WASHINGTON, D.C. – The New York Times should remove the forced arbitration clause from its subscriber terms of service, Public Citizen said in a letter sent today to the paper’s CEO Meredith Kopit Levien. The Times surreptitiously added a clause waiving the right to a trial by jury and to class action lawsuits into its terms of service for subscribers during the holidays.
“December 19, 2022, was a silent night at the NY Times’ legal offices,” the letter reads. “While your tens of millions of subscribers slept, with the click of a mouse, they lost their fundamental right to their day in court to address any disputes that might arise…”
The Times’ own investigative reporting has lamented the ubiquitous nature of forced arbitration clauses in everything from private schooling to electric car sales to car leases to mobile phone contracts to credit card agreements and more. The paper has described forced arbitration clauses as a way to “circumvent the courts and bar people from joining together in class-action lawsuits,” in arbitration venues that “bear little resemblance to court.”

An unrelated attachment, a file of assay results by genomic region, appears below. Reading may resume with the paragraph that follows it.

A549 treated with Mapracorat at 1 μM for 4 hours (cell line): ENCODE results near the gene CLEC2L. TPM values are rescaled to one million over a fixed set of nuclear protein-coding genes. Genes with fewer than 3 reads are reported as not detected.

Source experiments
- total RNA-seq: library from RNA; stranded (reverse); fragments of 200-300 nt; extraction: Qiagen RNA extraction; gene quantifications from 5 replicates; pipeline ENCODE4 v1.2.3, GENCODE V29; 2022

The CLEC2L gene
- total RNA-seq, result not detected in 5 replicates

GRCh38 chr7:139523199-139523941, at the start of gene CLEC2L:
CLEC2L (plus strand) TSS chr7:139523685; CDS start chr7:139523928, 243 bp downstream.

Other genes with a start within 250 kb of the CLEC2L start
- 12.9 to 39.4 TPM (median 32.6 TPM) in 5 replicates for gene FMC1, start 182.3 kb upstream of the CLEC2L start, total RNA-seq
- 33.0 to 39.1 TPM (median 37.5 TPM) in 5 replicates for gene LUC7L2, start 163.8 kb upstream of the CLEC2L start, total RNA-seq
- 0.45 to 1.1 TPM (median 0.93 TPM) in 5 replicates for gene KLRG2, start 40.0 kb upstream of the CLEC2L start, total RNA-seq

But in an ironic twist, the paper’s updated terms of service characterize arbitrators as “neutral,” directly contradicting its own reporting. Indeed, when forced arbitration clauses are combined with class action bans, judges, arbitrators, consumers, and advocates cannot assess or remedy the full scope of wrongdoing that affects multiple victims.
“It is not too late for the Times to live up to its own stated values and laudable reporting on this issue, and reverse course,” said Martha Perez-Pedemonti, civil justice and consumer rights advocate for Public Citizen and co-author of the letter. “The Times should immediately strike the forced arbitration clause from its terms of service, because it’s the right thing to do. Times subscribers deserve better and should expect the paper to immediately remove arbitration clauses and class action waivers from its terms of service.”